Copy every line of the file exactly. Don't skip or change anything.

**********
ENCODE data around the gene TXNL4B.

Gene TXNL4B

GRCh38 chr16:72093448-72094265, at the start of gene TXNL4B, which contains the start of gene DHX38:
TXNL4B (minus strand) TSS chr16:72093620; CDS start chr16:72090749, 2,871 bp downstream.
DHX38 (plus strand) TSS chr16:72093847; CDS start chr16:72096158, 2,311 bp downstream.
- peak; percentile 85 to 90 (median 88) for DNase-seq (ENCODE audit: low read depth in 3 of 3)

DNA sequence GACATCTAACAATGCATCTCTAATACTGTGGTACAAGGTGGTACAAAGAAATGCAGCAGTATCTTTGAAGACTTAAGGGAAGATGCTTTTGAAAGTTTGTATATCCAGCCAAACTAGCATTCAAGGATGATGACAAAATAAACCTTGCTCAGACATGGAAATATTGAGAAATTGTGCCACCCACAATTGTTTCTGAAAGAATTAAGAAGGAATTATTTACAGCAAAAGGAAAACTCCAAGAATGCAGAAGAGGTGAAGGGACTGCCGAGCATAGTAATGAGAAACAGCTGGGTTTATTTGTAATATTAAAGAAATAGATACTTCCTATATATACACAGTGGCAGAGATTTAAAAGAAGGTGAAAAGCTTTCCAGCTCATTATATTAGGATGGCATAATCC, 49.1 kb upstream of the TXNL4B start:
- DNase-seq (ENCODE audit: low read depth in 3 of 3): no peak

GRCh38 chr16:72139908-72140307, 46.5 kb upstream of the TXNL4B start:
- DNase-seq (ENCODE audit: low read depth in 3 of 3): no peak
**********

ENCODE data around the gene TXNL4B.

Gene TXNL4B

GRCh38 chr16:72093448-72094265, at the start of gene TXNL4B, which contains the start of gene DHX38:
TXNL4B (minus strand) TSS chr16:72093620; CDS start chr16:72090749, 2,871 bp downstream.
DHX38 (plus strand) TSS chr16:72093847; CDS start chr16:72096158, 2,311 bp downstream.
- peak; percentile 85 to 90 (median 88) for DNase-seq (ENCODE audit: low read depth in 3 of 3)

DNA sequence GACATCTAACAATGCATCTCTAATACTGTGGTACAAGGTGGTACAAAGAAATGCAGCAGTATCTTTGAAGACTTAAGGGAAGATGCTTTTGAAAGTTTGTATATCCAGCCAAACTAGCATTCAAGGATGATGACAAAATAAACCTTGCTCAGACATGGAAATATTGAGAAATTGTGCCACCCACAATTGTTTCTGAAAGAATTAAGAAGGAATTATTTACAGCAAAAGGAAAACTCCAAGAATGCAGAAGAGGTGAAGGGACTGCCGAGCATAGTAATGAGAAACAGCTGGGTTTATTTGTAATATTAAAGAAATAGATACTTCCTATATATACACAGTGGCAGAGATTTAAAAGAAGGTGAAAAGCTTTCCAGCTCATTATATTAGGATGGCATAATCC, 49.1 kb upstream of the TXNL4B start:
- DNase-seq (ENCODE audit: low read depth in 3 of 3): no peak

GRCh38 chr16:72139908-72140307, 46.5 kb upstream of the TXNL4B start:
- DNase-seq (ENCODE audit: low read depth in 3 of 3): no peak